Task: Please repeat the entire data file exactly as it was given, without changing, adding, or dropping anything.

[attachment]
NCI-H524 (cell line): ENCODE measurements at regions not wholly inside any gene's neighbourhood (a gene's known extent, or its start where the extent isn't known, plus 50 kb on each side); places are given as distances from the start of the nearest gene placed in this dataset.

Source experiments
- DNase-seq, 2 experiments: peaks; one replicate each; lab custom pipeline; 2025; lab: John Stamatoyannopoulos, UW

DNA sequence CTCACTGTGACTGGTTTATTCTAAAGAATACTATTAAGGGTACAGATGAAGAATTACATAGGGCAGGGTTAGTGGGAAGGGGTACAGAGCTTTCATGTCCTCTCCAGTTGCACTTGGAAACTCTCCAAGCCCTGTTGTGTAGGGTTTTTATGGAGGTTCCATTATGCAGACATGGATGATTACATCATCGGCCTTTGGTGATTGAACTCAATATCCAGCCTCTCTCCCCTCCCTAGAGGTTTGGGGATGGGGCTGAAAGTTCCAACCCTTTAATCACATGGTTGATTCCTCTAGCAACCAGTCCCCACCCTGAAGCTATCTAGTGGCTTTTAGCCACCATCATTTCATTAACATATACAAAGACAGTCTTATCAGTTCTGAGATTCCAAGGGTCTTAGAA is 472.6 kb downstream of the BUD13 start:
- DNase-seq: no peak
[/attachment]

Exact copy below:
NCI-H524 (cell line): ENCODE measurements at regions not wholly inside any gene's neighbourhood (a gene's known extent, or its start where the extent isn't known, plus 50 kb on each side); places are given as distances from the start of the nearest gene placed in this dataset.

Source experiments
- DNase-seq, 2 experiments: peaks; one replicate each; lab custom pipeline; 2025; lab: John Stamatoyannopoulos, UW

DNA sequence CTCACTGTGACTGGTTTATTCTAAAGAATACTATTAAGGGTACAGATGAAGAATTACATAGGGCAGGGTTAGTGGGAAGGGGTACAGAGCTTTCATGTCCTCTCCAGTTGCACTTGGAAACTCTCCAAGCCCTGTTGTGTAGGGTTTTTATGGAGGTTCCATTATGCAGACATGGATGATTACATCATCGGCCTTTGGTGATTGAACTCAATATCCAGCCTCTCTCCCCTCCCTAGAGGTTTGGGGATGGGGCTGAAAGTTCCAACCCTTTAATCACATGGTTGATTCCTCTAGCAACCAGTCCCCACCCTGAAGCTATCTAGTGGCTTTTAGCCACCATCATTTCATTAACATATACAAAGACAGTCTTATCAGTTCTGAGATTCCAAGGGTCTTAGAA is 472.6 kb downstream of the BUD13 start:
- DNase-seq: no peak